LED light conversion plagued by delays

PHOTOGRAPHER:
Gloversville Mayor Vincent DeSantis on Tuesday reported a potential new delay to the Common Council to the city’s plans to purchase existing street lights across the city from National Grid to then convert the fixtures to LEDs following lags in response from the utility company dating back several years. (The Leader-Herald/Ashley Onyon)

GLOVERSVILLE — Plans to purchase existing street lights across the city from National Grid to then convert the fixtures to LEDs have been plagued by delays due to slow responses from the utility company over the past several years. The city seemingly overcame these issues at the end of 2019, but officials say they have hit another snag with National Grid.

Mayor Vincent DeSantis reported to the Common Council on Tuesday that the city received an email from a representative with National Grid stating that gaps in the company’s information would require the utility to reassess the cost of the city’s lighting. The city has been waiting to receive a purchase price for the street lights for several years.

A tariff requiring utility companies to offer a street light buyback option went into effect in March 2018 that allows municipalities to purchase their street lights from utility companies, taking over maintenance and reducing the overall cost of utilities.

The tariff followed a state law signed by Gov. Andrew Cuomo in 2015 establishing a procedure for the transfer of ownership of street lights and related infrastructure from public utilities to municipalities or government entities through an application to the Public Service Commission to facilitate the acquisition if it was determined to be in the public’s best interest.

The city first contacted National Grid seeking a purchase price for the street lights in September 2017, but had to request the information again after the tariff went into effect in March 2018. Following further delays the city received a request for additional information from National Grid in November 2019. The city immediately returned the information.

Following this week’s new communication, DeSantis reported that he contacted National Grid by phone and was informed that following the reassessment the city should receive a final purchase price from the utility by the end of February.

“It delays things for another month, because after we agree on a price with National Grid then the Public Service Commission has to approve that,” DeSantis said.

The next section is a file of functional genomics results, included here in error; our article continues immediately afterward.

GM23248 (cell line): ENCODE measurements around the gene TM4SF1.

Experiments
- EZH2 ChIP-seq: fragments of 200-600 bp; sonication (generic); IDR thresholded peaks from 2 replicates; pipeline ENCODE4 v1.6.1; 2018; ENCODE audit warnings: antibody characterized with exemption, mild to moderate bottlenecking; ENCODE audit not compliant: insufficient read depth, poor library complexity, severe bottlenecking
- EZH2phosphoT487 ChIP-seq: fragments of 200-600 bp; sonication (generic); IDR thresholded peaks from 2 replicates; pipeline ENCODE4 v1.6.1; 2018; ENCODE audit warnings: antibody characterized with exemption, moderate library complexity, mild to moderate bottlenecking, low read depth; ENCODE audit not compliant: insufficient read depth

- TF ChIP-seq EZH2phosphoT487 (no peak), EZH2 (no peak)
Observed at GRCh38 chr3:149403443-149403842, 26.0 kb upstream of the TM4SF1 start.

DeSantis reported that he subsequently contacted the city’s representative with Tanko Lighting, the firm the Common Council awarded a $617,969 contract in September to convert the street lights to LEDs following the transfer of ownership.

Tanko representatives are currently performing preliminary design work on the project and inventorying the city’s lights to verify the quantity and locations against accounts from National Grid. DeSantis reported that the city’s contact at Tanko stated that the further delay from National Grid would not currently pose a problem while the project is still in the design phase.

“She also said that there really isn’t any change in the design, there aren’t any additional units that are being added, so she doesn’t understand why there would be a change in the pricing,” DeSantis said.

DeSantis said that the Tanko representative planned to contact National Grid for further information and would report back to the city on their results. The representative additionally offered to work with the city on a strategy to speed the process along if National Grid does not provide the final figures by the end of February.

“It’s one of those things where you kind of have to rely on these people and we really don’t have any control over it,” DeSantis said.

In the meantime, DeSantis said he will contact state Assemblyman Robert Smullen requesting assistance with National Grid to “exercise a little pressure” possibly through contacts at the Public Service Commission. Smullen reportedly helped prod a response to the city from National Grid in November after learning about the ongoing communication issues from city officials.

The city currently pays about $223,270 a year to National Grid to power and maintain existing street lights. A presentation from SmartWatt to the Common Council in August 2018 estimated that taking ownership of the utilities and converting the fixtures to LEDs will reduce the cost of power and maintenance to about $67,166 a year, an annual savings of about $156,104.

In related news, DeSantis requested a motion from the Common Council authorizing the city to issue a request for proposals seeking engineering services to review and provide oversight for technical projects undertaken by the city.

DeSantis pointed to the city’s need to review plans involving electricity, plumbing and other detailed systems before performing the LED conversion project, installing a new spray park at Trail Station Park and undertaking other potential projects identified through the Local Waterfront Revitalization Program plan that is currently being developed.

“It doesn’t tie us down to anything, simply fact finding, finding out how much it would cost us to have engineering services through a firm,” DeSantis said. “Just to see what it would cost to have an engineer on call for us to guide us through these things.”

Without further discussion the Common Council approved a motion authorizing the RFP seeking cost estimates for engineering services.

By Josh Bovee

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